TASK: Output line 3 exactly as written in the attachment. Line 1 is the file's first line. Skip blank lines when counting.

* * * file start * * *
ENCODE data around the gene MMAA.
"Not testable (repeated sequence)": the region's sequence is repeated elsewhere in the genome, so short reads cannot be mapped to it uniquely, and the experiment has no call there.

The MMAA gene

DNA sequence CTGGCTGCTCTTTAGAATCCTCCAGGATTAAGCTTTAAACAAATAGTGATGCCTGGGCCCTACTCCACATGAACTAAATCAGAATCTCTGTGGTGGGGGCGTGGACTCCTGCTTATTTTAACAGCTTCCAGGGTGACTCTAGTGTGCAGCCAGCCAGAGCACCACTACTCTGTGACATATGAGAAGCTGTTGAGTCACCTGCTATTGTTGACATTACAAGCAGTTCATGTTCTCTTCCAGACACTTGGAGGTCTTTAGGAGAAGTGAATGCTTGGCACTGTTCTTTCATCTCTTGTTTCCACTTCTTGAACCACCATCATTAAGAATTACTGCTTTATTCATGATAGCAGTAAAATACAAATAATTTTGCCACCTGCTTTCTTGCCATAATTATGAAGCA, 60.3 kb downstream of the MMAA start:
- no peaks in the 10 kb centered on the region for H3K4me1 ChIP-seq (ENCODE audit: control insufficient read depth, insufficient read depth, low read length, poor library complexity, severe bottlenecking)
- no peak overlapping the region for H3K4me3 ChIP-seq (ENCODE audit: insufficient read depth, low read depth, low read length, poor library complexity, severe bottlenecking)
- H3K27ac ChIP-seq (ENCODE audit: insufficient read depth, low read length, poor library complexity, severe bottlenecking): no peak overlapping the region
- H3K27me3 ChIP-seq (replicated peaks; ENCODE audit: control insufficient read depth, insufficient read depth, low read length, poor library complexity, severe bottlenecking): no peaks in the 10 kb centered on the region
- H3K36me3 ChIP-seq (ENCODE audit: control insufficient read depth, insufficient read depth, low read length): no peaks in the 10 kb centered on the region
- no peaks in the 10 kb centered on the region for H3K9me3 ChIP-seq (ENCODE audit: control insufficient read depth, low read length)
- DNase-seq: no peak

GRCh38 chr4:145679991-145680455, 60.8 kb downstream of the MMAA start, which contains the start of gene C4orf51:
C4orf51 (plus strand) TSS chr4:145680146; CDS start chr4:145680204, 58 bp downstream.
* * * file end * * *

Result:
The MMAA gene